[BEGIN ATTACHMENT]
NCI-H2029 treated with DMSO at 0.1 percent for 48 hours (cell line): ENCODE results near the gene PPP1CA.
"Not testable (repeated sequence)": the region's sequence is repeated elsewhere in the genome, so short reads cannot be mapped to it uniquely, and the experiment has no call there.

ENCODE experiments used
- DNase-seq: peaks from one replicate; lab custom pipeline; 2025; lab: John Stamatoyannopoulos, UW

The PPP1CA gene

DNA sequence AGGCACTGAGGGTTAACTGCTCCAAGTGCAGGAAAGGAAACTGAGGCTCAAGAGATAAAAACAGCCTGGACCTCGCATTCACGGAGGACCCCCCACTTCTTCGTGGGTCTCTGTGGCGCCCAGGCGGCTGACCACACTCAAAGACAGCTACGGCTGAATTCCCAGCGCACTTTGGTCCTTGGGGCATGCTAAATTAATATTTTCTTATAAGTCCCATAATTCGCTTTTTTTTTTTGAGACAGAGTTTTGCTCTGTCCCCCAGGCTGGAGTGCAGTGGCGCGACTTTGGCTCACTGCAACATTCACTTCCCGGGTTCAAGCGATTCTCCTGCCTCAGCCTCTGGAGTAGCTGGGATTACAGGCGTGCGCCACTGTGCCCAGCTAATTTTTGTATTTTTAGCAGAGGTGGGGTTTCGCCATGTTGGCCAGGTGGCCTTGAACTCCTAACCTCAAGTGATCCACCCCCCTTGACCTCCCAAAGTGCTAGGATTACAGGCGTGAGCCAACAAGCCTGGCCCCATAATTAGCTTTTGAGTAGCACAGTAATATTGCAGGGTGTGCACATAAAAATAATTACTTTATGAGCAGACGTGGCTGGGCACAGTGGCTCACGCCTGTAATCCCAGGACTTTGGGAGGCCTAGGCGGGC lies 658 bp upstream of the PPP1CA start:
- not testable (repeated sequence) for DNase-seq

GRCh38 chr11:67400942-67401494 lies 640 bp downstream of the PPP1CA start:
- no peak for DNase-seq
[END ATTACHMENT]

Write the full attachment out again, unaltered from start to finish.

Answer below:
NCI-H2029 treated with DMSO at 0.1 percent for 48 hours (cell line): ENCODE results near the gene PPP1CA.
"Not testable (repeated sequence)": the region's sequence is repeated elsewhere in the genome, so short reads cannot be mapped to it uniquely, and the experiment has no call there.

ENCODE experiments used
- DNase-seq: peaks from one replicate; lab custom pipeline; 2025; lab: John Stamatoyannopoulos, UW

The PPP1CA gene

DNA sequence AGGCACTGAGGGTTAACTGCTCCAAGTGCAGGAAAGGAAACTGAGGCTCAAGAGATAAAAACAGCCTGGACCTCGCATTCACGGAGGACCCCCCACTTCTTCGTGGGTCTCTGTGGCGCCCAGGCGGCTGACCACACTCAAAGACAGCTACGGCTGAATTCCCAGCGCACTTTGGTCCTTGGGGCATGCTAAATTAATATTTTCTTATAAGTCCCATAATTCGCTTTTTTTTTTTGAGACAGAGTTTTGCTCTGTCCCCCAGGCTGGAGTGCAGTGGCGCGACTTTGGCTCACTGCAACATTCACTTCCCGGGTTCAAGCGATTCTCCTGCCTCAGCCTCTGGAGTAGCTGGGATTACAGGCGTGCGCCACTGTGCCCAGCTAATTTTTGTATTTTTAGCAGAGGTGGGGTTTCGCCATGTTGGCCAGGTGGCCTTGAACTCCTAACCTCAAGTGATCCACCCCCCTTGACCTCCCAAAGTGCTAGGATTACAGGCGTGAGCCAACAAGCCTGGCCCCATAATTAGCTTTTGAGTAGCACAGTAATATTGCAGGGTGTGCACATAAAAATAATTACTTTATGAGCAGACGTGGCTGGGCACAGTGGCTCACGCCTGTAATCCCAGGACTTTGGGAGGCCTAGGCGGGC lies 658 bp upstream of the PPP1CA start:
- not testable (repeated sequence) for DNase-seq

GRCh38 chr11:67400942-67401494 lies 640 bp downstream of the PPP1CA start:
- no peak for DNase-seq